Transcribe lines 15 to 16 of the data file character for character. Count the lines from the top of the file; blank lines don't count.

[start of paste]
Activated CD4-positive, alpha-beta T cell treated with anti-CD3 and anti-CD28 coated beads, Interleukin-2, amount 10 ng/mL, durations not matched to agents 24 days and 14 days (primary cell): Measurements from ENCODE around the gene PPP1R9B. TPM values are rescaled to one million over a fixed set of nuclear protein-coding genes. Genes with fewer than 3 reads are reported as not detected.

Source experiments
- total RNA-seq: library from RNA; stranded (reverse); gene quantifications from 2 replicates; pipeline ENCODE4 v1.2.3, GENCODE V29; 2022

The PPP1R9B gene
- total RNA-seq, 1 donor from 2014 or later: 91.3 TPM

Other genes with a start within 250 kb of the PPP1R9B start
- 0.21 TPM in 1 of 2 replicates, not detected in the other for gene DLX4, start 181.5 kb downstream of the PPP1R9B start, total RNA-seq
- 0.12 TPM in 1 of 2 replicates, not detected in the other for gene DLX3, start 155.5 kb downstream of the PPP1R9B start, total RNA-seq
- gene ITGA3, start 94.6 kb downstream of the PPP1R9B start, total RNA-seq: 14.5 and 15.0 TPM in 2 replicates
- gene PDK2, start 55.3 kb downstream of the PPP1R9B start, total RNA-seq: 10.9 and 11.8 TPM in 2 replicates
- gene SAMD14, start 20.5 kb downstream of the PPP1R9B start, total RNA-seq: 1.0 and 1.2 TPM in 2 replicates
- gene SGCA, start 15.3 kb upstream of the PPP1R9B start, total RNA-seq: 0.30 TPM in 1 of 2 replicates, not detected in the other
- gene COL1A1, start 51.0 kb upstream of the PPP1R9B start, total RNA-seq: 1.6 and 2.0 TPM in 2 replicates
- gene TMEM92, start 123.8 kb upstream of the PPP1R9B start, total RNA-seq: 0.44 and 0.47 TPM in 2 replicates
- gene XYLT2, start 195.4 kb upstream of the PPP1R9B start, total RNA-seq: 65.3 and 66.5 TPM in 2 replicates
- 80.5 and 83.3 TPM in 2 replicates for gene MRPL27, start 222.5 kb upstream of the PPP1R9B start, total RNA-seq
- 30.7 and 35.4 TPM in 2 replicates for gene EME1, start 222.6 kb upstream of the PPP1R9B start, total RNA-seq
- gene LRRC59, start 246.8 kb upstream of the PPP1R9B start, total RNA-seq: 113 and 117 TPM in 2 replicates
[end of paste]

- gene XYLT2, start 195.4 kb upstream of the PPP1R9B start, total RNA-seq: 65.3 and 66.5 TPM in 2 replicates
- 80.5 and 83.3 TPM in 2 replicates for gene MRPL27, start 222.5 kb upstream of the PPP1R9B start, total RNA-seq